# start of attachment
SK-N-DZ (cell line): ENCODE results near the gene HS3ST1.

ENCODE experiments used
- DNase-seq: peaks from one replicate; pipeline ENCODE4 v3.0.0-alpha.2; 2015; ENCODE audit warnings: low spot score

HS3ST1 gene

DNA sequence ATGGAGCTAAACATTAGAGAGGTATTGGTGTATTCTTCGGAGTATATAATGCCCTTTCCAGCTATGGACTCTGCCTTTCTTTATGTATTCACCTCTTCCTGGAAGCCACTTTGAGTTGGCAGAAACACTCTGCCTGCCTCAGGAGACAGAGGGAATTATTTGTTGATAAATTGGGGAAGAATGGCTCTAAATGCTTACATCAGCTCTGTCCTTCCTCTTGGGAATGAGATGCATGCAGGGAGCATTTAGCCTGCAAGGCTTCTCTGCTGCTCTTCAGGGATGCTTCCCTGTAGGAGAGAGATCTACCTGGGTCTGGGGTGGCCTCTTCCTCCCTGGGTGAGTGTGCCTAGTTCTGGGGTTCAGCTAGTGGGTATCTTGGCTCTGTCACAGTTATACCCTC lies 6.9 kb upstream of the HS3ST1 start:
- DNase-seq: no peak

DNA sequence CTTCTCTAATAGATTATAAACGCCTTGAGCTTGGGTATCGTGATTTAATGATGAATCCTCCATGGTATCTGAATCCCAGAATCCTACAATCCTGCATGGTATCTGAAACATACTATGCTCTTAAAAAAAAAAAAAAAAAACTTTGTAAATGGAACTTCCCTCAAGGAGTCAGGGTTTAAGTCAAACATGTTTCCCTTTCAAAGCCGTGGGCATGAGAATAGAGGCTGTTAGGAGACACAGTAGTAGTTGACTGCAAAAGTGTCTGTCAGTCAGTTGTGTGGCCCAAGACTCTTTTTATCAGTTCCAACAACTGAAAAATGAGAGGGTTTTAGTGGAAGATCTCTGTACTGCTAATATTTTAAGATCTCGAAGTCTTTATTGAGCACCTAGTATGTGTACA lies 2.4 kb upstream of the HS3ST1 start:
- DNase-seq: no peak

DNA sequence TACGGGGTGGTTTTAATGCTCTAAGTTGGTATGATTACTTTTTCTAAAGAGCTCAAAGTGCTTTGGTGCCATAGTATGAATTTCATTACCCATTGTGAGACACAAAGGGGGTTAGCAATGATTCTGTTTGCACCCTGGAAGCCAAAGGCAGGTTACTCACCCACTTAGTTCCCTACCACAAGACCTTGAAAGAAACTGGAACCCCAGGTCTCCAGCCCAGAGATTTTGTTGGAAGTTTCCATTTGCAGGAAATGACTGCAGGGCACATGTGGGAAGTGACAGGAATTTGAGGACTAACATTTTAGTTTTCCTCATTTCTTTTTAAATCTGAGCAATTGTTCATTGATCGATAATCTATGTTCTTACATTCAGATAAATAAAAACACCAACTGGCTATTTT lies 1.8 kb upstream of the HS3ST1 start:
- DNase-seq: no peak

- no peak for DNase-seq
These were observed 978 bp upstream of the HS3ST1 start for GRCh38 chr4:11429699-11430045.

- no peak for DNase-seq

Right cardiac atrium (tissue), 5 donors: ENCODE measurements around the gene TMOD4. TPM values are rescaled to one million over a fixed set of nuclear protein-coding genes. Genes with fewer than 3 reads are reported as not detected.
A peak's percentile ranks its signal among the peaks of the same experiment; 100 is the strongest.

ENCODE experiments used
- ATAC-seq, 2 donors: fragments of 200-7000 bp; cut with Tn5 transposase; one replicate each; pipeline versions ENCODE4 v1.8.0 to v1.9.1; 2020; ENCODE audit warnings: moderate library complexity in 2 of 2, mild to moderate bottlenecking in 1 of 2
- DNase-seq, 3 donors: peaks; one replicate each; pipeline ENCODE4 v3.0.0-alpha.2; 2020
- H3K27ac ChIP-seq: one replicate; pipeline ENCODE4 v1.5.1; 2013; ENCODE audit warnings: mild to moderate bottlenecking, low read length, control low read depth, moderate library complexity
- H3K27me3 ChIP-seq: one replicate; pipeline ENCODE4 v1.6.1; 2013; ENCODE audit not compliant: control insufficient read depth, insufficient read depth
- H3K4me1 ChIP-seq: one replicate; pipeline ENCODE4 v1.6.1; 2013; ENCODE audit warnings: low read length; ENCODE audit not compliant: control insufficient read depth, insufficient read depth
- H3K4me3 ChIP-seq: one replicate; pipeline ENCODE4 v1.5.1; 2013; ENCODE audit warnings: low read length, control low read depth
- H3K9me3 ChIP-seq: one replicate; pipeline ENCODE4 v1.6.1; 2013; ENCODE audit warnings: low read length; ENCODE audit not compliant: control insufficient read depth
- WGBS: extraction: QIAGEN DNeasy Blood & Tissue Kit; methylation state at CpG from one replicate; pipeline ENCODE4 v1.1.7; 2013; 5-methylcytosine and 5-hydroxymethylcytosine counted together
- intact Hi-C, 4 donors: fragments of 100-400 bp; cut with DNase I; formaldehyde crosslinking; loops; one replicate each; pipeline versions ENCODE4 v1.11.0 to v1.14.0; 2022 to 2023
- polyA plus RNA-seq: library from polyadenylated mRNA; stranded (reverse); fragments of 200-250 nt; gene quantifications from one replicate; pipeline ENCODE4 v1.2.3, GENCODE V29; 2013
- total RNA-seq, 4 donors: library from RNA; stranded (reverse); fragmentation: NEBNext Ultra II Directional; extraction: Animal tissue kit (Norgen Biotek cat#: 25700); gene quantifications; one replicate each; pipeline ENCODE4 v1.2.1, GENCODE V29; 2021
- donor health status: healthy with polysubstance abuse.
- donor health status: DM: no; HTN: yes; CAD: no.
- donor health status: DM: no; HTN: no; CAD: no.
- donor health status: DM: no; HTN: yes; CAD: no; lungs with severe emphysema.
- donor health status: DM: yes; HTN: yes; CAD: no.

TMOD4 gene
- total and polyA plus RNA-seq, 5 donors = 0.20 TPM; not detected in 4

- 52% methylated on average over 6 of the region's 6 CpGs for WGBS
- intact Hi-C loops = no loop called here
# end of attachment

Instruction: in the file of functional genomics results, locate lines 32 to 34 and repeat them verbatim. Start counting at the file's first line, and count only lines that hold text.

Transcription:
- donor health status: DM: yes; HTN: yes; CAD: no.

TMOD4 gene
- total and polyA plus RNA-seq, 5 donors = 0.20 TPM; not detected in 4